Tuesday, 3 March 2009

The Sincerest Form of Flattery

Last week I gave this rather indulgent programme of works in the style of various composers by various other composers. I performed in the style of a concert pianist, but owing to technical difficultues and man-flu there were a number of loose notes! Not that it seemed to matter either to me or the generous audience.

Grieg, Gade [Lyric Pieces, Op. 57, No. 2]

Satie, Sonatine Bureacratique (Clementi)

[A] The Dane, Niels Gade (1817-1890), was one of the first Scandinavian composers to win international recognition. Although extremely prolific in all forms of orchestral music he is largely found today in piano anthologies. Grieg’s homage is a graceful gem, faithful to Gade’s style, but not without a few surprises. Muzio Clementi (1752-1832) was a leading piano virtuoso and educator, who moved from Italy to England when in his twenties and continued to tour Europe, pouring out hundreds of compositions and dabbling in the business world. Satie’s gently ironic Sonatine mocks the world of business and the world of classical piano in equal measure. Written into the score like musical directions is a story in French about a self-important office worker who walks smartly and happily to work, dreams about promotion, then loses his job – all to the sound of someone practising Clementi in a neighbouring building.

Barber, Nocturne, Op.33 (Field)
Schumann, Chopin [Carnaval, Op. 9, No. 9]
Ravel, Valse (Borodin)

[A flat] Although Chopin popularised the form, the “Nocturne”, gentle night music, was actually invented by the Irish pianist John Field (1782-1837), who took lessons from Clementi en route to a career in Russia. Barber’s own modernist idiom is the most distinctive thing about his homage to Field, though there are moments of eerie beauty among the hard, metallic harmonies. Schumann tries gamely to enter into the spirit of Chopin’s piano writing, but although the melodic line is very Chopin-esque he can’t quite capture the grace of his contemporary. Not that that is a problem – this is my personal favourite from Carnaval, arguably Schumann’s masterpiece, a suite in which he set out his musical manifesto, painting a vibrant world of characters both real and imaginary who would stand with him against musical Philistines (good thing he never heard anything by Barber!) Ravel’s waltz in the manner of Borodin (1833-87) is perhaps the most perfect imitation on today’s programme, catching the mood and the distinctive harmonic progressions of its model.

Howells, Ralph’s Pavanne (Vaughan Williams)
Freedman, Prelude and Fugue in G minor (Bach)

[G] Herbert Howells wrote two collections of tributes to his friends – British composers, conductors and performers of the early 20th century – in the style of English keyboard music of the Elizabethan age. Originally for clavicord they work just as well on the piano. Howells brings the Renaissance forward several centuries and conjures up the mood of VW’s Fantasia on a Theme of Thomas Tallis. The unusual harmonies Howells plays with sound quite modern but many are in fact derived from the Renaissance idiom, fond of “false relations” and jarring passing notes that ultimately resolve into happier sounds. My friend Gordon Freedman wrote his Prelude and Fugue while he was at school. Inspired by Bach, the great master of the form, it evokes the late Baroque period in its harmonic progressions and economic figuration. Like Bach, the fugue makes no concessions to the pianist, and the clinactic appearances of its chromatic theme in the middle line are quite magical. Bet you can’t guess when it was written…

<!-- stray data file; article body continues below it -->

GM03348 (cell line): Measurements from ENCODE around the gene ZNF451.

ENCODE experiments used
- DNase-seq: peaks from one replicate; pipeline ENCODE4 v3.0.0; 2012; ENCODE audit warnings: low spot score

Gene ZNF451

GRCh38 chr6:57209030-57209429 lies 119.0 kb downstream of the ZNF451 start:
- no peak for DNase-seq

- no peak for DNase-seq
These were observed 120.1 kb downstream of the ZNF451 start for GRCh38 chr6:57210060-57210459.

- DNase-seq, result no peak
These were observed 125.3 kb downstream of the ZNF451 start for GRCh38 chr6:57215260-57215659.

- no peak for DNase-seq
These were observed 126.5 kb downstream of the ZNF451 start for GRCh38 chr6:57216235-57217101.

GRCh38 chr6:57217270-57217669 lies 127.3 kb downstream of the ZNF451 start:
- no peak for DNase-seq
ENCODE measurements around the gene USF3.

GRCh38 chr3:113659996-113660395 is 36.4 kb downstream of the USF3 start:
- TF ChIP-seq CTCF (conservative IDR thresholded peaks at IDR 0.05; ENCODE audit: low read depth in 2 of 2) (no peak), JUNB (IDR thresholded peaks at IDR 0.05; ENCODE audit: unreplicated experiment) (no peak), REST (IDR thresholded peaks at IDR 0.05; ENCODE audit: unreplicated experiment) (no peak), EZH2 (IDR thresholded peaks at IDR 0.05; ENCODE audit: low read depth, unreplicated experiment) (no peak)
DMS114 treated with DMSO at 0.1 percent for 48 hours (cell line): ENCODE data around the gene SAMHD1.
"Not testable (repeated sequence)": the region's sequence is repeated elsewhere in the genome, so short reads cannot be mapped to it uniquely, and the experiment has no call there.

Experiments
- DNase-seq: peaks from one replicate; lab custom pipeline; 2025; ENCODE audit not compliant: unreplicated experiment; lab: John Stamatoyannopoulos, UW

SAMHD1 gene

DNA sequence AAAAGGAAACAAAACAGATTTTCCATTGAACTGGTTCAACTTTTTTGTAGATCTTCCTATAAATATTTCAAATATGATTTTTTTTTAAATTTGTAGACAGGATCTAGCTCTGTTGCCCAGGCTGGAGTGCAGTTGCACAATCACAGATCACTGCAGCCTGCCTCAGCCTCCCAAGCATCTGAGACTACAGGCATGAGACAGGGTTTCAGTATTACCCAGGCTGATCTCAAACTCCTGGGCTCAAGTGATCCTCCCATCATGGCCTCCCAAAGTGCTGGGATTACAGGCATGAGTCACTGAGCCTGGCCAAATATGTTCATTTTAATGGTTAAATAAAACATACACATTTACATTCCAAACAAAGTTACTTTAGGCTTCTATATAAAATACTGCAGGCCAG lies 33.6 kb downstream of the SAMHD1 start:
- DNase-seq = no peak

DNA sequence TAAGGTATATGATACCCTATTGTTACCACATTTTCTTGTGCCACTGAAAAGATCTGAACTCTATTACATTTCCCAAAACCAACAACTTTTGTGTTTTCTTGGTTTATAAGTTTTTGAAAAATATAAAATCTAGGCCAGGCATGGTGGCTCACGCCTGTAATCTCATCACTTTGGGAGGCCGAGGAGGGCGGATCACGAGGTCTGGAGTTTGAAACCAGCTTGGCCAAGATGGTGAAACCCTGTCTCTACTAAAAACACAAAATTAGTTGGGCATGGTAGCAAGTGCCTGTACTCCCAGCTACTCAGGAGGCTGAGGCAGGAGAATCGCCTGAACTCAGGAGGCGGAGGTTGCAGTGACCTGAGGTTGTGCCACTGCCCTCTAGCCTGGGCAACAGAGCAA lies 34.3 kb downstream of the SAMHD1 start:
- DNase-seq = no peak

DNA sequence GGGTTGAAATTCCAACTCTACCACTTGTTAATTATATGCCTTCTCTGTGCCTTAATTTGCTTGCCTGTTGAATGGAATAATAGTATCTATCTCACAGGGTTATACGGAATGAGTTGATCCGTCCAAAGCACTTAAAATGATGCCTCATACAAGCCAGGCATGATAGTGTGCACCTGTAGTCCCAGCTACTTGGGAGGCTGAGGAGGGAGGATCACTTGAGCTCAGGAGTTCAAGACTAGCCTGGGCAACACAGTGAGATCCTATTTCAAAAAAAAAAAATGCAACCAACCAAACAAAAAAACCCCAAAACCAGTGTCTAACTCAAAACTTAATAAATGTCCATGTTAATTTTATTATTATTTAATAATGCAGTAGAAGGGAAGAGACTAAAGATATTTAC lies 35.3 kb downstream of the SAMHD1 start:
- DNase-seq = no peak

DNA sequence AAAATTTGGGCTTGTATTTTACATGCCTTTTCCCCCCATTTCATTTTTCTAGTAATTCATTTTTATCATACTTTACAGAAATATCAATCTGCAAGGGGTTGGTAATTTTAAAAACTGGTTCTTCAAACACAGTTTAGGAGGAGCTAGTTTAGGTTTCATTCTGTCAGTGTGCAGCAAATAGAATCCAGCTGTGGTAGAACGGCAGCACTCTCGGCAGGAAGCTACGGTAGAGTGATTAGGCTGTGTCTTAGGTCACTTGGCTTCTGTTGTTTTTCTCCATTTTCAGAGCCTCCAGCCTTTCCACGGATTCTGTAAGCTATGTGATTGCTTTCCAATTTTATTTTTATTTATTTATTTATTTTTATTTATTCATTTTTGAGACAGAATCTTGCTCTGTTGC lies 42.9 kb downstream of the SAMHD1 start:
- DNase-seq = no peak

Debussy, Dr Gradus ad Parnassum (Clementi / Czerny)
Addinsell, Warsaw Concerto (Rachmaninov, Scharwenka, etc.)

[C] Clementi may have written the original Gradus ad parnassum (which can be roughly translated “To paradise, step by step”), a collection of exercises that still forms the basis of piano technique today, but Debussy also had an ear for the virtuoso Carl Czerny (1791-1857), who produced still more exercises than Clementi – perhaps more than any single person could play in a lifetime (certainly before nodding off). Film music composer Richard Addinsell produced this juicy masterpiece in 1941 for the patriotic film Dangerous Moonlight, about a Polish pilot in the RAF. It owes more to Rachmaninov than to any Polish composers (except possibly Xavier Scharwenka, one of the greatest pianists of the late 19th and early 20th centuries) but that did not stop it becoming a real hit. Although it may be overblown and cheesy in places, the late romantic grand piano style is secretly everybody’s favourite. kind of music You may deny that, but I know it’s true… ;-) This arrangement for solo piano (in the style of Addinsell, one might say) is by Henry Geehl.